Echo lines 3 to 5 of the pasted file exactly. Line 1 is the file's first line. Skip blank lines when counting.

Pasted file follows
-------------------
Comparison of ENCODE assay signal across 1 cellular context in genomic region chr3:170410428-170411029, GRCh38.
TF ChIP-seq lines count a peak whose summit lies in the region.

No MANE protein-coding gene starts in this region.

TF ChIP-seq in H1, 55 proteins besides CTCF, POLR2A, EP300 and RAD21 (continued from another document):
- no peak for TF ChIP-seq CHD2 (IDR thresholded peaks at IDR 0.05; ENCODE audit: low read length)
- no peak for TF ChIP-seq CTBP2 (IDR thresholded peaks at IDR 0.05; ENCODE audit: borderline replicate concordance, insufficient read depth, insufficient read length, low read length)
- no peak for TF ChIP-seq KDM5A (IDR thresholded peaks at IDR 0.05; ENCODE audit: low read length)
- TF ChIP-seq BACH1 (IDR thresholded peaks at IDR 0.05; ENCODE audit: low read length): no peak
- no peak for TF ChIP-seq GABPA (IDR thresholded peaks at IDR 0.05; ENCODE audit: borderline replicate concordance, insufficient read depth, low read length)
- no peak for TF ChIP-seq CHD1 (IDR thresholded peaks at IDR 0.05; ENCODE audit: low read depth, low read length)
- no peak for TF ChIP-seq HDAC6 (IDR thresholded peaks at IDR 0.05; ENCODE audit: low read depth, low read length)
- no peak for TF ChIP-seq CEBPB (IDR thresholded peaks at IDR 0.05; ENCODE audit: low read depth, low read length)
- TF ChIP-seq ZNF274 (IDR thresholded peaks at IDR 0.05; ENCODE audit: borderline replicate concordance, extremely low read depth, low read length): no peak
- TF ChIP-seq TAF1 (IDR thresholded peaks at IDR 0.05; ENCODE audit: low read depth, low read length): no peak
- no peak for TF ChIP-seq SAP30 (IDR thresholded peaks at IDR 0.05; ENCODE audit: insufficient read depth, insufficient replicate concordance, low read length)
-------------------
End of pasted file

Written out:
No MANE protein-coding gene starts in this region.

TF ChIP-seq in H1, 55 proteins besides CTCF, POLR2A, EP300 and RAD21 (continued from another document):
- no peak for TF ChIP-seq CHD2 (IDR thresholded peaks at IDR 0.05; ENCODE audit: low read length)